Fig. 10, is a sectionalview on line lO'-l 8, looking-- toward the left. l characters of reference 1 designate parts throughout the different Like sim lar In the; form "illustrated, and refeaing more particularly tO.FigS "'1 to 7, i'ny iiia chine embodies an improved cleaning elr ment generally indicated at '1,'.and pwhichably cylindrical in form. I consider it"a novel feature to construct said body or shell 1 .of a plurality of joined staves 2 the same being shown provided with laterally: dis posed mortice and tenon interfittingparts 3 and 4t. Said body 1 is provided-with an iment construction, is formed offtufts'or bris ls lI l' the form of ailiollow body andpre'fer} a tles 5 and 6, disposed in rows on each stave. As will be. seen 111 Fig. 6, these tufts are inserted in the stave 2, in a manner to project radially inwardly of the cylindrical body 1, or in other words, they are secured to the inner face of said body, which is the concave face. thereof. It will be readily seen that the taper of the bristle tufts is such that the spread of the latter at their free ends will insure continuous contact of said ends thereby providing a continuous cleaning or brush surface. This spread of the outer or free ends of said tufts, not only insures a continuity of brush surface transversely but also longitudinally whereby the fruit will always be engaged thereby.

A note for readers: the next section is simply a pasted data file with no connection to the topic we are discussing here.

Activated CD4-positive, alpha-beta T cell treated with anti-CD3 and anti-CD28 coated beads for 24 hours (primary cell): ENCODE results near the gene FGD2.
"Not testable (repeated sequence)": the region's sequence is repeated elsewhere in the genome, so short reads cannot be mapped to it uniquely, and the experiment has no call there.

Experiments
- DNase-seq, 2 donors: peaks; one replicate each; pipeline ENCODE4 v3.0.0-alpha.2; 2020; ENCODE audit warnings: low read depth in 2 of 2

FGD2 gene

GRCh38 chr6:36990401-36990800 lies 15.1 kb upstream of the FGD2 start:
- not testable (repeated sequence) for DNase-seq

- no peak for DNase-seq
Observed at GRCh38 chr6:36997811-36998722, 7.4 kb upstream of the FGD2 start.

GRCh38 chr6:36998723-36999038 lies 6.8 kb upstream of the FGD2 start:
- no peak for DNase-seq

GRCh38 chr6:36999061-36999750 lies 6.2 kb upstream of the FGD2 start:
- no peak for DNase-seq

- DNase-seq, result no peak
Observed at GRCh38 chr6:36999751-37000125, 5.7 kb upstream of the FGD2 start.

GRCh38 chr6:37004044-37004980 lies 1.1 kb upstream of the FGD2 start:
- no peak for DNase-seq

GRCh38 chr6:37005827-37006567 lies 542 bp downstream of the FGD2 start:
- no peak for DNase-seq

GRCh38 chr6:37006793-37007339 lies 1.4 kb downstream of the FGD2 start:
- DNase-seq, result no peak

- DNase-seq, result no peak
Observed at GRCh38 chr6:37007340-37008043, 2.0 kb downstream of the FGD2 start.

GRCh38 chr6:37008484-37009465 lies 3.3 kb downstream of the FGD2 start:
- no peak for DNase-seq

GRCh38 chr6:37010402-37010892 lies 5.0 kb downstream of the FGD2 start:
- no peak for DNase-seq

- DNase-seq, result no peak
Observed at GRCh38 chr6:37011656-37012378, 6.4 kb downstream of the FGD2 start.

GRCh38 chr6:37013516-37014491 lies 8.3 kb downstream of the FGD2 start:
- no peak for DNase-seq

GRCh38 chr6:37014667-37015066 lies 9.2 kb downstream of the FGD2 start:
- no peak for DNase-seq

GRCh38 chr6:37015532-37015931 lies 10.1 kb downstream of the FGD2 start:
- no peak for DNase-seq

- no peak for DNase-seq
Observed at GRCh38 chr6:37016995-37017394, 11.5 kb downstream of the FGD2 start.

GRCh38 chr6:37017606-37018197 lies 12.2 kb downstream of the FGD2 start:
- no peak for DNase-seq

At suitable points intermediate the anchorage of the bristle tufts 5 and (3, I proside the staves with air passage openings 7,
for passage of a bristle cleaning air blast that will be later described. It will be seen that the disposition of the openings 7 is lining of a cleaning nature.
While in some forms of the invention I will use tufts of bristles ofuniform length -so that the internal diameter of cleaning surface will be uniformly concentric with the diameter of the body-'1, as in Fig. 7, where the bristles are designated at 8, and where the body 9 is not sectional, still, this will be modified in other forms. The form shown in Fig. ,7, is advantageous where ac cumulations of foreign matter on the fruit is not excessive, and it may also have the advantage of greater wearing quahties, or